An integrated system would combine
together and bring under one roof the unique
features of each of the systems. Their
uniqueness will complement each other
giving us a total which is rich in all aspects.
The special characteristic of the ancient
system of Ayurveda is that, it is based upon
philosophical principles which hold true
eternally and universally. It provides a
unique insight into the nature of human
being, of illness, of etiology and of
treatment. It lays down guidelines for the
cure of ill health and promotion of health.
The details about actual management of a
given case have to be worked out by
deduction form these general principles
taking into consideration all the factors laid
down in them viz. prakrti (nature) desa
(Place) rtu (season) etc.
On the other hand, the modern system of
Allopathy is based upon empirical
observations. It has exhaustively explored
all the observable phenomena and succeeded
in discovering corrective methods for
various ailments by trial and error
experimentation. It has thereby provided
means for relieving human suffering.
An integrated system would have the benefit
of both, the wisdom of ancient in sights as
well as the practicality of modern
discoveries. The ancient system of
Ayurveda based upon fundamental
principles will provide an insight which will
provide the facts in the right perspective.
The modern science of Allopathy with its
wealth of detailed observations will make
the medical data practically usable. The
empirical discovery of Homeopathy which
emphasizes individualization of treatment
will help in selection of treatment techniques
most suited to individual constitution.
Each without the other is incomplete and its
isolated development may lead to erroneous
A faulty interpretation of the principles
enunciated in the texts of ancient medicine
is bound to result into wrong deductions and
misapplication. Such misinterpretation is
due to the misdirected efforts of a prejudiced
investigator who tries to find in the
principles support for his own
predetermined views. His faulty deductions
do not find any practical application and
remain as theoretical conjectures. If the investigator holds on unprejudised objective
view and verifies the deductions made from
the principles in practice, such faulty
interpretations and impractical deductions
can be prevented.
The modern scientist considers only the
observable phenomena as valid and refuses
to acknowledge the existence of any
metaphysical principles. He formulates a
theoretical explanation for their occurrence
by inductive logic. Such explanations are
deemed to be valid if they are found to be
practically workable. However, without the
guidance of any general principles such
logical inductions are likely to be erroneous.
This is because a variety of causes may
contribute either concurrently or separately
to the production of a single phenomenon.
It is well nigh impossible to identify all the
causative factors by induction alone. The
modern scientist weaves a theoretical
explanation around a particular causative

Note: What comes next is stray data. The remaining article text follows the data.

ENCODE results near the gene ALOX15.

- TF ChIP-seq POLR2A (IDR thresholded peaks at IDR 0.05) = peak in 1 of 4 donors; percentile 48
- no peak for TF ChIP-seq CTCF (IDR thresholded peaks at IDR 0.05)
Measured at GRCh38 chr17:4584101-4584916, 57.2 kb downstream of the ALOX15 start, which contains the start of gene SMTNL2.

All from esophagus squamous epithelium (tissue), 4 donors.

factor that appeals to him the most.
Likewise, other scientists also put forward
their pet theories built around any one of the
several causative factors they consider to be
of importance. Each of them is able to
demonstrate the workability of their theories
as proof of their validity. For each of these
theories will be found to be applicable in at
least a new cases in which the specific
causative factor under consideration is
operative to be workable to a limited extent
But it is impossible to formulate a theory
with universal application by induction
alone. The modern scientists with their
undue emphasis on the observable
phenomena and undue reliance on induction
succeed in generating a variety of
conflicting opinions each with a limited
application. These speculation are merely
projections by the investigators of their own
view points which do not find universal
Thus, both have to keep a check on each
other, Modern discoveries have to be
understood in the light of ancient insight
while the interpretation of ancient tests have
to be guided and verified by observed facts.
Failure to do so will result into grandiose
theoretical constructions which find no
practical application or at best have limited
Apart from this another important benefit of
integration will be that treatment methods,
hitherto available to a particular system of
medicine will find wider applications. The
integrated system of medicine will receive.
A. From Ayurveda- treatment with
dietary regimen daily routine
(DINACARYA) seasonal routine
(RTUCARA) Panca Karma etc.
B. From Allopathy- surgical techniques,
parenteral mode of administration of
drugs, psychotheraphy etc.
C. From Homeopathy- the technique of
individualization of treatment, the
constitutional remedy which corrects
the underlying susceptibility etc.
Of course, it goes without saying that the
drugs belonging to the various systems
will form a common pool to be shared
by all. With greater understanding, we
may even be able to judiciously use the
drugs belonging to the different systems
in combination, either simultaneously or
sequentially so as to obtain the best
possible therapeutic results.